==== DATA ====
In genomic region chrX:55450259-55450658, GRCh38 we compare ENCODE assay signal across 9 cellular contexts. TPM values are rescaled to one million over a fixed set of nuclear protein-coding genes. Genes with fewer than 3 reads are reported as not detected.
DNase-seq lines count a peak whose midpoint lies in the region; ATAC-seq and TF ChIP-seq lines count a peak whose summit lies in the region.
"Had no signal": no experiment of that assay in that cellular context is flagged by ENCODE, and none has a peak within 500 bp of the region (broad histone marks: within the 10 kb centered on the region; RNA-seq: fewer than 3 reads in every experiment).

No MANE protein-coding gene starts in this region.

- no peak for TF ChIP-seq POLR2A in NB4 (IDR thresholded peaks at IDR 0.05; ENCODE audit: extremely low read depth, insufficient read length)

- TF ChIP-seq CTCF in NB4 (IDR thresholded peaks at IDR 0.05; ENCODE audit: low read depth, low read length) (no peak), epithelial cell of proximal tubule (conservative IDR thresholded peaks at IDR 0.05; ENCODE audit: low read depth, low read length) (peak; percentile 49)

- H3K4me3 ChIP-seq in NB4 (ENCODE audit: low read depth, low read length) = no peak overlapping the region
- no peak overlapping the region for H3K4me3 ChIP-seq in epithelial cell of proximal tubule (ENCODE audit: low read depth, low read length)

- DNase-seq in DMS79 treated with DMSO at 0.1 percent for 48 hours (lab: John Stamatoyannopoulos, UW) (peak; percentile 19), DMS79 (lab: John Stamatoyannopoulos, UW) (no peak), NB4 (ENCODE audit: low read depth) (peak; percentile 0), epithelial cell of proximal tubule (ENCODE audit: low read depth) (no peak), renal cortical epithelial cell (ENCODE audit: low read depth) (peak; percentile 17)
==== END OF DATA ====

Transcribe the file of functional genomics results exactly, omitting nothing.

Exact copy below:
In genomic region chrX:55450259-55450658, GRCh38 we compare ENCODE assay signal across 9 cellular contexts. TPM values are rescaled to one million over a fixed set of nuclear protein-coding genes. Genes with fewer than 3 reads are reported as not detected.
DNase-seq lines count a peak whose midpoint lies in the region; ATAC-seq and TF ChIP-seq lines count a peak whose summit lies in the region.
"Had no signal": no experiment of that assay in that cellular context is flagged by ENCODE, and none has a peak within 500 bp of the region (broad histone marks: within the 10 kb centered on the region; RNA-seq: fewer than 3 reads in every experiment).

No MANE protein-coding gene starts in this region.

- no peak for TF ChIP-seq POLR2A in NB4 (IDR thresholded peaks at IDR 0.05; ENCODE audit: extremely low read depth, insufficient read length)

- TF ChIP-seq CTCF in NB4 (IDR thresholded peaks at IDR 0.05; ENCODE audit: low read depth, low read length) (no peak), epithelial cell of proximal tubule (conservative IDR thresholded peaks at IDR 0.05; ENCODE audit: low read depth, low read length) (peak; percentile 49)

- H3K4me3 ChIP-seq in NB4 (ENCODE audit: low read depth, low read length) = no peak overlapping the region
- no peak overlapping the region for H3K4me3 ChIP-seq in epithelial cell of proximal tubule (ENCODE audit: low read depth, low read length)

- DNase-seq in DMS79 treated with DMSO at 0.1 percent for 48 hours (lab: John Stamatoyannopoulos, UW) (peak; percentile 19), DMS79 (lab: John Stamatoyannopoulos, UW) (no peak), NB4 (ENCODE audit: low read depth) (peak; percentile 0), epithelial cell of proximal tubule (ENCODE audit: low read depth) (no peak), renal cortical epithelial cell (ENCODE audit: low read depth) (peak; percentile 17)